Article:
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Old 05-15-2007, 12:46 PM   #19
Persona non grata
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Join Date: Jul 2006
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Originally Posted by Jae Onasi
I'll check it out--our local gaming store has a White Wolf section, and my kids are starting to get into anime. Vampire's not too dark for me (I'm having a great time with VtMB), but I'm not ready to have my 9 year old considering how best to use larceny and stunt-driving skills.
Yes, with 9 year olds, that's definitely a consideration. I play exclusively with adult players these days (even if we do play 2e AD&D), so I have the luxury of adding far more complex material and deep plots to the games. Heck, we can go for several gaming sessions without ever having a fight or looking at a map... Yes, in AD&D

If your kids are getting into anime already, then they should love Exalted, though. Basically all players are Solars, returned demigods, who are seen as demons by the general population. Usually you can't see that, but if they use their specific powers (and Solars can hand the standard characters of Vampire or Werewolf their behinds...), then they can begin glowing like the sun and reveal their status as presumed "anathema". Half the game is keeping your true nature secret, but it depends a lot on how hostile you want to make the local population, of course. I do recommend you take a look though. It's great fun. And the rules even try to reward you for attempting wild, heroic actions by giving you extra dice to achieve success. I do miss playing it.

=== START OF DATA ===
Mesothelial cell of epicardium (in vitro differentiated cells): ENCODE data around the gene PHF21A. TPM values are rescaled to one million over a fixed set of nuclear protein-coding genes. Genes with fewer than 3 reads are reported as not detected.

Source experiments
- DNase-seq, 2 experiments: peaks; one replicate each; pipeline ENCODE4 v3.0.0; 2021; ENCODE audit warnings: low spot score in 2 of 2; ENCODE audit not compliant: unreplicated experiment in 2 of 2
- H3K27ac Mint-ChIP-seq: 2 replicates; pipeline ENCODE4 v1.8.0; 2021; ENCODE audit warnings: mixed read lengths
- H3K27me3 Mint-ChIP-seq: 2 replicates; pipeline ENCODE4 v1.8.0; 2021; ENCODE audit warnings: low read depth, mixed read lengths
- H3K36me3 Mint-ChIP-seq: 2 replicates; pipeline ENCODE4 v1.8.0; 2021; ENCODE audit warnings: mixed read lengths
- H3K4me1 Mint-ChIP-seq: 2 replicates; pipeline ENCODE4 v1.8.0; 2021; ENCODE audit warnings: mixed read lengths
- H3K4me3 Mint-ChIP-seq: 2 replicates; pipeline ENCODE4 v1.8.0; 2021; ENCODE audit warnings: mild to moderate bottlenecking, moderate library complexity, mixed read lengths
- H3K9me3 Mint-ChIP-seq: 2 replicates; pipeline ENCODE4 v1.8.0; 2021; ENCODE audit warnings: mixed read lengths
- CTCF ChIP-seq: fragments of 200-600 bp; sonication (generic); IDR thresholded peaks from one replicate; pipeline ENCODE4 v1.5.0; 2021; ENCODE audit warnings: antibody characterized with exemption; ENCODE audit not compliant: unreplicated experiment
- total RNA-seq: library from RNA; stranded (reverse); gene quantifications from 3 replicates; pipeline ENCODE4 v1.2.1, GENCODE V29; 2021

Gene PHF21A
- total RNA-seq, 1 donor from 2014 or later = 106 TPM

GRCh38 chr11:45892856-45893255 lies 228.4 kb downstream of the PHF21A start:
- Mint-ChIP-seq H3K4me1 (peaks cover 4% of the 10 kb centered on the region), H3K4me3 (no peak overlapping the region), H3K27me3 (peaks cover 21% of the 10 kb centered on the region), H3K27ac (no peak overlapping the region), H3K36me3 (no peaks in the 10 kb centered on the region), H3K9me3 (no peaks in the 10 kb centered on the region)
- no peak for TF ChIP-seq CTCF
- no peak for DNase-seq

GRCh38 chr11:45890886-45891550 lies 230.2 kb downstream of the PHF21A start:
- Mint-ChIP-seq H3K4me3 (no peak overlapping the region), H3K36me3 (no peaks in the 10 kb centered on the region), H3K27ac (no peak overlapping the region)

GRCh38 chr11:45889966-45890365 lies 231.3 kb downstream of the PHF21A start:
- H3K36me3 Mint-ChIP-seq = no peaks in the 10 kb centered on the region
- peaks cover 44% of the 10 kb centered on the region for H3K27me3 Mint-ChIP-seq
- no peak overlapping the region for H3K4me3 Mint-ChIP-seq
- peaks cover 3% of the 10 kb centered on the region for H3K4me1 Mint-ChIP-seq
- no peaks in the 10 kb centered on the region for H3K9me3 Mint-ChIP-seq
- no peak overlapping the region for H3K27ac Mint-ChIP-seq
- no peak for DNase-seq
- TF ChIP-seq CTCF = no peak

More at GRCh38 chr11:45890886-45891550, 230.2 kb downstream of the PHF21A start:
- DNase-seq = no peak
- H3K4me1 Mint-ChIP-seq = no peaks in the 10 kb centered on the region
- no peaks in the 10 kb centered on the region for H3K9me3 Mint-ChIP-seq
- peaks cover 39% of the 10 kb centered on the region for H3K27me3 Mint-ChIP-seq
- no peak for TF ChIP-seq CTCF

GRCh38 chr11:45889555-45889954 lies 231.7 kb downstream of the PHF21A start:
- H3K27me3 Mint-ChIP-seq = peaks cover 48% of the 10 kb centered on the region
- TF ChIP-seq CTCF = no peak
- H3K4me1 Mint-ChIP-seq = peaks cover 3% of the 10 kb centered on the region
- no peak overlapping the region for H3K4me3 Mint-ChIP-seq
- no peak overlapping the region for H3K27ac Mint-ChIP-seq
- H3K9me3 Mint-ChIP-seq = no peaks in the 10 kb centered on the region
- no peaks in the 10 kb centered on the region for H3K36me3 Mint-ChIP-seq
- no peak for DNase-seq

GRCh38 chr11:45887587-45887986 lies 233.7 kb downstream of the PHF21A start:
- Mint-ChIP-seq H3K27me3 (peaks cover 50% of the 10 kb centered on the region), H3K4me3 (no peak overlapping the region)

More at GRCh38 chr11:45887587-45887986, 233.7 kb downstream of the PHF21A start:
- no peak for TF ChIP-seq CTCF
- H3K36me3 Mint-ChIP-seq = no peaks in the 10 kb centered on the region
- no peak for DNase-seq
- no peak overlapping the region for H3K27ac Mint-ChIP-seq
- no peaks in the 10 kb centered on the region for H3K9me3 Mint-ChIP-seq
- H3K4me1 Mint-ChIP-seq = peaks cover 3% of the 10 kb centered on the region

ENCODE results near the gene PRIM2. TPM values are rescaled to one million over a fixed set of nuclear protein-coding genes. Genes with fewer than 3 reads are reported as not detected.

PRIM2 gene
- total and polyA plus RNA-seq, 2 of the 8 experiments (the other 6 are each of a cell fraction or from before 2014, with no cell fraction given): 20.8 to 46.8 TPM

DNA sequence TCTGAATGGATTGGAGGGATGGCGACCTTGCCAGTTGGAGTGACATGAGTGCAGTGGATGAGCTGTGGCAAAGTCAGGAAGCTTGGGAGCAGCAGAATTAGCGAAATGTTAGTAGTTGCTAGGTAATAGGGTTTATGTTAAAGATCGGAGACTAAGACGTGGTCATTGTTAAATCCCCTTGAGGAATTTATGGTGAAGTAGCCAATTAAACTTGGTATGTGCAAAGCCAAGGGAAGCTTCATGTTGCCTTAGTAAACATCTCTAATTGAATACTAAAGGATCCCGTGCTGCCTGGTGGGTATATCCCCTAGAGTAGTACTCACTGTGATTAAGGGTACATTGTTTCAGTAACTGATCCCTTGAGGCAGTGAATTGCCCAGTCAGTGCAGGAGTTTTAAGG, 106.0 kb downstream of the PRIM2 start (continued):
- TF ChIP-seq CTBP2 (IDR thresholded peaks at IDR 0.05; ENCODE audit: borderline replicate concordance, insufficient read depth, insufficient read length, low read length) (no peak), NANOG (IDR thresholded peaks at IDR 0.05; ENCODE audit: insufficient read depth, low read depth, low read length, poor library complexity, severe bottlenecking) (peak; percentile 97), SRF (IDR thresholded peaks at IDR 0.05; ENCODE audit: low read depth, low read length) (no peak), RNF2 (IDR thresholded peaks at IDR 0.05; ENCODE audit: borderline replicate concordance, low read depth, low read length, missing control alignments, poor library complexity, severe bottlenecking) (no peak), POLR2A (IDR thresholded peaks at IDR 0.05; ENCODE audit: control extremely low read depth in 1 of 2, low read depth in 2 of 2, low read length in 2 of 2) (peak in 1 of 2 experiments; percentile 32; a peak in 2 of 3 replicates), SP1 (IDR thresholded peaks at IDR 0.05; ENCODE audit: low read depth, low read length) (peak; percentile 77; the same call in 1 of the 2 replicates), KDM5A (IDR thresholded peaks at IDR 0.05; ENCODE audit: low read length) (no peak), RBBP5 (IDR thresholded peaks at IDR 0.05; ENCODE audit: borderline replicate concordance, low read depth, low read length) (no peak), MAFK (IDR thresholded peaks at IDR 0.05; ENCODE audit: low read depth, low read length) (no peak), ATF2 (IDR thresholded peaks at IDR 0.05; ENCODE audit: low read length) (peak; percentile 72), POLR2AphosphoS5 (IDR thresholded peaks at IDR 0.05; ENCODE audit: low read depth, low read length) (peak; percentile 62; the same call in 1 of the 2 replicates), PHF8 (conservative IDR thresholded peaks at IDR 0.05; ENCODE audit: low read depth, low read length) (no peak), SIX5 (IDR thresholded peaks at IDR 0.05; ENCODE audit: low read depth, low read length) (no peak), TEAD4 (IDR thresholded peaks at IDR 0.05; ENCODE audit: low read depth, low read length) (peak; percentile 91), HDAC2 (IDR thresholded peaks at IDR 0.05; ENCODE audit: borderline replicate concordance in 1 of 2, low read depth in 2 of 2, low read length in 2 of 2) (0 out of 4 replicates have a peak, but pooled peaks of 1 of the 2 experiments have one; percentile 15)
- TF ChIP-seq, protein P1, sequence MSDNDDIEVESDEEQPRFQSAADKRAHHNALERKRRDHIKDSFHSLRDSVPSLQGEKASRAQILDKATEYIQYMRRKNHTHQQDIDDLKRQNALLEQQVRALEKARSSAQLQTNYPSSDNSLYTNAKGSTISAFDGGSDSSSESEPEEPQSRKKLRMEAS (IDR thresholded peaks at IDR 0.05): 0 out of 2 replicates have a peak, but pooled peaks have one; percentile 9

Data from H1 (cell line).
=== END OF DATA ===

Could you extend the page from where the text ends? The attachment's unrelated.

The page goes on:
Originally Posted by Jae Onasi
Well, it's kind of standard D&D, and people apparently want that, because they're buying the books. That's its personality and I expect lots of monster-killing and trap-disabling and dungeon-crawling in D&D. I can knock it for doing that in kind of dumb ways at times, but I can't knock it for being what it's always been, which is 'go on a quest, kill the bad monsters, find the treasure'. Monopoly can't be anything but Monopoly, and D&D can't be anything but D&D, either. No game system is ever going to be perfect, and I'm OK with some of the limitations, and other things I'll just adjust to our particular situation (how many parents play D&D with young kids? I'm sure they're out there, but so far I've only heard of us)
Well, to me D&D is not merely monster-slashing and dungeoncrawls. To me it's just heroic fantasy. And the 3e rules are VERY different from the earlier editions in how everything is set up. I mean, multiclassed paladin/monk/sorceror dwarves are fine now. Huh?

Originally Posted by Jae Onasi